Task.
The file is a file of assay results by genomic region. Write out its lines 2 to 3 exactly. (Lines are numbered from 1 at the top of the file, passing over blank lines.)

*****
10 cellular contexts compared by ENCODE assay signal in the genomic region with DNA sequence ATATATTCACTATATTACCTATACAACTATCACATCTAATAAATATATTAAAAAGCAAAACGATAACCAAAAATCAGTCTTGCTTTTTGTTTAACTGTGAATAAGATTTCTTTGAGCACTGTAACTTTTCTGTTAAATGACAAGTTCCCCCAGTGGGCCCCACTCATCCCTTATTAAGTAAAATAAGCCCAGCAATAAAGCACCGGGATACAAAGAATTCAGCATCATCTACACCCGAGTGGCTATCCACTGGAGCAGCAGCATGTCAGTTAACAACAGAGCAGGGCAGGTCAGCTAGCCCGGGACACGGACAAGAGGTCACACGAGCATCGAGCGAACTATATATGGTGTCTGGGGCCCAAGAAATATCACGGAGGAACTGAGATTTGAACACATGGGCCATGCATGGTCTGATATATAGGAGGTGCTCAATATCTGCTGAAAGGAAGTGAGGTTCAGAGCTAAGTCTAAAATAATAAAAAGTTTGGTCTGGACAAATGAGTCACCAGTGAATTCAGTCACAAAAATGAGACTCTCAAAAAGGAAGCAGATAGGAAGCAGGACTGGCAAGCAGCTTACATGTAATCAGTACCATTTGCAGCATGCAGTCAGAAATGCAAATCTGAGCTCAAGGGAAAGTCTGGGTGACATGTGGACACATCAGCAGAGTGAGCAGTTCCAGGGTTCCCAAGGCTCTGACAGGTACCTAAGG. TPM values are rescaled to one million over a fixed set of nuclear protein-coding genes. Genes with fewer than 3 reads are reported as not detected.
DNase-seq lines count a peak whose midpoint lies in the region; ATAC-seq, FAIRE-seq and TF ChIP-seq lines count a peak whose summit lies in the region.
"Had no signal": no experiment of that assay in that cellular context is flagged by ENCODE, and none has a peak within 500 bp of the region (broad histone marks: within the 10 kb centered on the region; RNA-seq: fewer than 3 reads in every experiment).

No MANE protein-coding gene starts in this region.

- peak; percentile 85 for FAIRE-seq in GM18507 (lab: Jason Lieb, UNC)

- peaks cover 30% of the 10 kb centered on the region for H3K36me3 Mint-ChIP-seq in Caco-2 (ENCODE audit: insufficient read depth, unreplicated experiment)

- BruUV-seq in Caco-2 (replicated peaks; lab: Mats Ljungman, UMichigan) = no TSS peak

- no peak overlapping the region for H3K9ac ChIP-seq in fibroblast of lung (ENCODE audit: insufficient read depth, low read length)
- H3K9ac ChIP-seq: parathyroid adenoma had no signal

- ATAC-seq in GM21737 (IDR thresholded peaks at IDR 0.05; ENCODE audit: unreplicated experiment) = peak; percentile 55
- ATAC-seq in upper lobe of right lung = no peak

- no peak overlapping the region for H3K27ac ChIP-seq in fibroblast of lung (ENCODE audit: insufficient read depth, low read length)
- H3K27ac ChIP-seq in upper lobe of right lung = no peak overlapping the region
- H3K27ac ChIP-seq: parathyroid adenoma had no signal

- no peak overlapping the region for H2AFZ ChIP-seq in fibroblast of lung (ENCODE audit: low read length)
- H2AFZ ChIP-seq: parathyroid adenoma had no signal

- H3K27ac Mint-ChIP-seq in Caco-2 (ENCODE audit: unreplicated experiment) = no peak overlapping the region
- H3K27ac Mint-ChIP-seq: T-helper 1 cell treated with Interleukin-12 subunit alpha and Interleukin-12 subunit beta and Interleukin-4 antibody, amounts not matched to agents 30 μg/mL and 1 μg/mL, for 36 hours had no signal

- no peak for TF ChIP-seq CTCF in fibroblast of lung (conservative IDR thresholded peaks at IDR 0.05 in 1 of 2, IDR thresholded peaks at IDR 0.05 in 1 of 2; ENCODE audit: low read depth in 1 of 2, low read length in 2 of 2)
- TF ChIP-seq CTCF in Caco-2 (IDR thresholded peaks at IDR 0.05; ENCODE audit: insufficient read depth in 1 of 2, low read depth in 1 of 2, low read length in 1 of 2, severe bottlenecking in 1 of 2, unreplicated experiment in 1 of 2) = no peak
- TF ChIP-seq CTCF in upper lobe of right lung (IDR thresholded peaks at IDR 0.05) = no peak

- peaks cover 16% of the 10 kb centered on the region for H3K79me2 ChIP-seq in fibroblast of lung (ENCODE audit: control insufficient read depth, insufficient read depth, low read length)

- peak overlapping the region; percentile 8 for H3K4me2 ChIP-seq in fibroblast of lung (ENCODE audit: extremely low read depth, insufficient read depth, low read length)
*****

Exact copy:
DNase-seq lines count a peak whose midpoint lies in the region; ATAC-seq, FAIRE-seq and TF ChIP-seq lines count a peak whose summit lies in the region.
"Had no signal": no experiment of that assay in that cellular context is flagged by ENCODE, and none has a peak within 500 bp of the region (broad histone marks: within the 10 kb centered on the region; RNA-seq: fewer than 3 reads in every experiment).